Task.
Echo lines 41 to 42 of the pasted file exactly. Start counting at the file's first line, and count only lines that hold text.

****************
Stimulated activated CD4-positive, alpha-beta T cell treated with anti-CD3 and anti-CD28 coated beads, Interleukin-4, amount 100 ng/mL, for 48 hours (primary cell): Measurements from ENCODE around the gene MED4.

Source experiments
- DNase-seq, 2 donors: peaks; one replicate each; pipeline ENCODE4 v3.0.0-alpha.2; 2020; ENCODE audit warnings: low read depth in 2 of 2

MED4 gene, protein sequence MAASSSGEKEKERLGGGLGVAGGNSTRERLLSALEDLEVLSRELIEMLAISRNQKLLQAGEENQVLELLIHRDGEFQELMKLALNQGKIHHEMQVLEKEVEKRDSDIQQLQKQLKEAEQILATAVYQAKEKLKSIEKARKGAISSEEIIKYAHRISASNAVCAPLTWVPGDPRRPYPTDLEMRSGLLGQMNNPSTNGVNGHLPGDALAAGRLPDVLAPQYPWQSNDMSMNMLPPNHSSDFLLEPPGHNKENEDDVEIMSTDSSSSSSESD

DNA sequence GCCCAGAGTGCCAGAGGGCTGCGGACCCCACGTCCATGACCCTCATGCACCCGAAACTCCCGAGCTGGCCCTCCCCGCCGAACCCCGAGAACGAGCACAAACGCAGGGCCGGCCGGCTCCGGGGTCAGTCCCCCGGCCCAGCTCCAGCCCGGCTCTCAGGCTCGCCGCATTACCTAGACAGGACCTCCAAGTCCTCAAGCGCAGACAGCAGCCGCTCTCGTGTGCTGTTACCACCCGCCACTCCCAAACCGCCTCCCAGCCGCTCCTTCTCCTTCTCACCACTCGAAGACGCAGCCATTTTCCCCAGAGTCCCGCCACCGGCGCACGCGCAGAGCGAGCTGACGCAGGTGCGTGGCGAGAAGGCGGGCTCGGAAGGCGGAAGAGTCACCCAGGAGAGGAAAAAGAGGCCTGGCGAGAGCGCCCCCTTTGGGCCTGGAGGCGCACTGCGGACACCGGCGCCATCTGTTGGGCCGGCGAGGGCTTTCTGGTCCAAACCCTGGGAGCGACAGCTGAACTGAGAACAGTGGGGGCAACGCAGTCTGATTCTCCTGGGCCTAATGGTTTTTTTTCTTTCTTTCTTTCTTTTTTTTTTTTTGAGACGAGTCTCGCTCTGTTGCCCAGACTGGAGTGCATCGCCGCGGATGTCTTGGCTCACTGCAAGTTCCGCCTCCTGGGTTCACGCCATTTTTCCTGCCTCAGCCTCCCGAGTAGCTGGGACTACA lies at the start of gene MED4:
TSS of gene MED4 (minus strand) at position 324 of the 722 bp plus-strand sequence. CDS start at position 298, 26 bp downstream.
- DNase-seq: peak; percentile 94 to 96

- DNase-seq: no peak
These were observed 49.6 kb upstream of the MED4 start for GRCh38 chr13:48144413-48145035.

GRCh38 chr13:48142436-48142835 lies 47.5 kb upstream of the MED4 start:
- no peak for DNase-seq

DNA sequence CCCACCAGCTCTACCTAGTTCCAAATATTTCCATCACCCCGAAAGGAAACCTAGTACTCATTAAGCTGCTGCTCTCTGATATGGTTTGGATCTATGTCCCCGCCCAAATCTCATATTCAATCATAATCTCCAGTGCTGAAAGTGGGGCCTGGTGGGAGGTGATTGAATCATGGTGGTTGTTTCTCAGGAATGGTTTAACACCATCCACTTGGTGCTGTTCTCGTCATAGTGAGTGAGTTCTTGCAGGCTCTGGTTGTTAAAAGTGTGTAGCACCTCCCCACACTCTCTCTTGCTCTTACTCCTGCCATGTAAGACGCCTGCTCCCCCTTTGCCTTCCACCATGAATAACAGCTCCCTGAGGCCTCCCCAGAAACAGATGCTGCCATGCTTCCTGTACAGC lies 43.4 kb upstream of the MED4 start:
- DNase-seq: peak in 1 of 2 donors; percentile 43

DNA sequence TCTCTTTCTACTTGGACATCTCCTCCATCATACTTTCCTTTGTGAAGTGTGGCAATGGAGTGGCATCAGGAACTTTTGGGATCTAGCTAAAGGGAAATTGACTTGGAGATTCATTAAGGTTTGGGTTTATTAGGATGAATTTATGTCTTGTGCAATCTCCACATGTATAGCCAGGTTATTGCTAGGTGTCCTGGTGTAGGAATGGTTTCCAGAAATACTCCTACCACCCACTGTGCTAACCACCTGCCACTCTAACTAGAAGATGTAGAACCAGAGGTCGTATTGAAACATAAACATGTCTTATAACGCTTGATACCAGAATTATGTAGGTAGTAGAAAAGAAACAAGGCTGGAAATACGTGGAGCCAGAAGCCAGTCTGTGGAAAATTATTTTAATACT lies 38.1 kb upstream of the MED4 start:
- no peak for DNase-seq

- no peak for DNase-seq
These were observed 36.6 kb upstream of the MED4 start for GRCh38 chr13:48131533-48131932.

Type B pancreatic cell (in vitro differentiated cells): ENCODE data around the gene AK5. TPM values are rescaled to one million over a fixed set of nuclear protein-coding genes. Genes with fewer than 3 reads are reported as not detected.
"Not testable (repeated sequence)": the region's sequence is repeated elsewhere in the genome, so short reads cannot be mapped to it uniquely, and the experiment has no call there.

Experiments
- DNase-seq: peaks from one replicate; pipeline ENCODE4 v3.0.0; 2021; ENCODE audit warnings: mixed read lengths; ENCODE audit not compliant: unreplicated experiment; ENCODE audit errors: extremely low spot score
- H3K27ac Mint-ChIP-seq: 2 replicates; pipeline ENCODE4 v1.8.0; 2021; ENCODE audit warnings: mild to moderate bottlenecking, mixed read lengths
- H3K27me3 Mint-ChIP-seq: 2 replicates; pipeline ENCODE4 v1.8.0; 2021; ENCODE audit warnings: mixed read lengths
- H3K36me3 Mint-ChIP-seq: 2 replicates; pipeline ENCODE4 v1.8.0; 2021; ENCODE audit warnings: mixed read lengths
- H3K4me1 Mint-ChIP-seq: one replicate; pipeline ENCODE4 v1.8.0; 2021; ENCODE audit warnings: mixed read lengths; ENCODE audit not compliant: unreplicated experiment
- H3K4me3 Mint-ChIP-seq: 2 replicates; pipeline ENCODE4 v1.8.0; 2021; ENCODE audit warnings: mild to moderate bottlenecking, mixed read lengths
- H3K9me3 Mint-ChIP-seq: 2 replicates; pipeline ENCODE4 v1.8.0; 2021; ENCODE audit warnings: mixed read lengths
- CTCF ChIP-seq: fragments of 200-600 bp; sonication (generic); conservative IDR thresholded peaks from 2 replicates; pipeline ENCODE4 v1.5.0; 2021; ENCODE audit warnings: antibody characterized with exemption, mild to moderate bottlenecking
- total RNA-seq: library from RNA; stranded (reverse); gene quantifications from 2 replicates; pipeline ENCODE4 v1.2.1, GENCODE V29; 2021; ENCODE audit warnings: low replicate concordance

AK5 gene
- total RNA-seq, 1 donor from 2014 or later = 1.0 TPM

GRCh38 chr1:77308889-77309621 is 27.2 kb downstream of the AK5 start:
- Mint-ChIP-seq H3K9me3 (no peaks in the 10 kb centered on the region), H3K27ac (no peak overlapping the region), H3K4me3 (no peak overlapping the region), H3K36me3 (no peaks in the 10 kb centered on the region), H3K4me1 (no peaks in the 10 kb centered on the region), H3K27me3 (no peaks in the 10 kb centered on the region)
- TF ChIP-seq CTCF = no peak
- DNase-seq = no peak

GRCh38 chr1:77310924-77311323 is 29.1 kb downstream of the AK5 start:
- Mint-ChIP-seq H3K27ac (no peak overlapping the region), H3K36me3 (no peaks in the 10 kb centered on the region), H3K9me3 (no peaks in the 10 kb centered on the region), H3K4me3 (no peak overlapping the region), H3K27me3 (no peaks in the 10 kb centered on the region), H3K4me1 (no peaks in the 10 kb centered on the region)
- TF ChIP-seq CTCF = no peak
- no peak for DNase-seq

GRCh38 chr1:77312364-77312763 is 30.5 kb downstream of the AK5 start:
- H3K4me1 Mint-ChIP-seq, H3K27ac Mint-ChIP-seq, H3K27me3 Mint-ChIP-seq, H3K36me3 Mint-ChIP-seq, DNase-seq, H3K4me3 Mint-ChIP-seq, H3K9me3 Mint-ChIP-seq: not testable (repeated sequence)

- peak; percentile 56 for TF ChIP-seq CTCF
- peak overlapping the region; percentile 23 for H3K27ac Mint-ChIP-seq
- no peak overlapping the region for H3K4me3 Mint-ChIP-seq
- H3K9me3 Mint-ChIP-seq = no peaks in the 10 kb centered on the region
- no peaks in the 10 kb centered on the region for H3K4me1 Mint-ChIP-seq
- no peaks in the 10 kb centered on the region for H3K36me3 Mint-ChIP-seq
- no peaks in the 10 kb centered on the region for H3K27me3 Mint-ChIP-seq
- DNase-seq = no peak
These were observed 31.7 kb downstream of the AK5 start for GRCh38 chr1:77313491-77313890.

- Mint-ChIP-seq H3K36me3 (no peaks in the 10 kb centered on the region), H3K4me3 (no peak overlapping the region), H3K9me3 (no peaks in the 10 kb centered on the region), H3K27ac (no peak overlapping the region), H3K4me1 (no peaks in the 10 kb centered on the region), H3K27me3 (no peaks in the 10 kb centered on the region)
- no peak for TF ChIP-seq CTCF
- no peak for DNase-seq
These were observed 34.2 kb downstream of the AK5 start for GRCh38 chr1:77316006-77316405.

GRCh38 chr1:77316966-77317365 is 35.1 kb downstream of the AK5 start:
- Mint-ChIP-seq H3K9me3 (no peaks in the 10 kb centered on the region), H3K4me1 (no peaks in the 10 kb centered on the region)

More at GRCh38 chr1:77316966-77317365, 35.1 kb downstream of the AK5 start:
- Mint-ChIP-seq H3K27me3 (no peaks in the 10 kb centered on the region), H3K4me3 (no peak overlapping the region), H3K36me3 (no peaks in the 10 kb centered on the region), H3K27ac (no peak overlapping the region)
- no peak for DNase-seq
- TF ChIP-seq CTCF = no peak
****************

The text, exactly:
- H3K4me1 Mint-ChIP-seq, H3K27ac Mint-ChIP-seq, H3K27me3 Mint-ChIP-seq, H3K36me3 Mint-ChIP-seq, DNase-seq, H3K4me3 Mint-ChIP-seq, H3K9me3 Mint-ChIP-seq: not testable (repeated sequence)

- peak; percentile 56 for TF ChIP-seq CTCF